Flash floods caused by heavy rains have killed at least 33 people in north Pakistan, including 31 from a village close to the Afghan border, while many others remain missing.
The rains started in the early hours of 3 July and caused extensive damage to mosques, houses and an army post in Ursoon village, northwest of Chitral district in Khyber Pakhtunkhwa province. In recent years, the province has been battered by floods which some scientists link to climate change.
Osama Ahmad Warraich, deputy commissioner of Chitral, told Al Jazeera that at least 11 people were missing. He said: "Most bodies had been identified; however, some bodies might have been washed away to Afghanistan."
Warraich added that bad weather has hampered rescue efforts as authorities called for helicopters to join the rescue operation.
A spokesperson for the Provincial Disaster Management Authority (PDMA) said: "Flood waters swept away worshippers as they were offering Taraweeh prayers (extra prayers performed by Muslims during the Islamic month of Ramadan). Those bodies have been recovered."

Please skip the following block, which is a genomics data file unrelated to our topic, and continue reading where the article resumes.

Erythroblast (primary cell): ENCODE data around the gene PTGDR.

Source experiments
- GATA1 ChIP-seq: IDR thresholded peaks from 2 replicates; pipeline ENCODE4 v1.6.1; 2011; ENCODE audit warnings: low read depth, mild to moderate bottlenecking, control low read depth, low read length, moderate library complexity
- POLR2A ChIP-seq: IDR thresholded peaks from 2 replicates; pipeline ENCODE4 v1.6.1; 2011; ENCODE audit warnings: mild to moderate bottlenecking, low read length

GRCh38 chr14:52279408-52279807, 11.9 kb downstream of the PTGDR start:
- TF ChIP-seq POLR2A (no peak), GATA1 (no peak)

The government of Khyber Pakhtunkhwa province announced financial aid for the victims, which will be paid to the relatives of the dead. The Chitral control room said relief supplies including blankets, tents and food were being provided to those affected by the floods.
Landslides and heavy rains killed at least 127 people in April in Khyber Pakhtunkhwa province, Gilgit Baltistan and Pakistan-administered Kashmir.
Poorly built homes in rural areas of Pakistan are prone to damage and collapse during heavy rains during the monsoon season.
Incessant rainfall and flooding last year killed 81 people and affected at least 30,000 people across the country. In 2010, some 2,000 people were killed and 20 million displaced in what was said to be the worst flooding in recent times.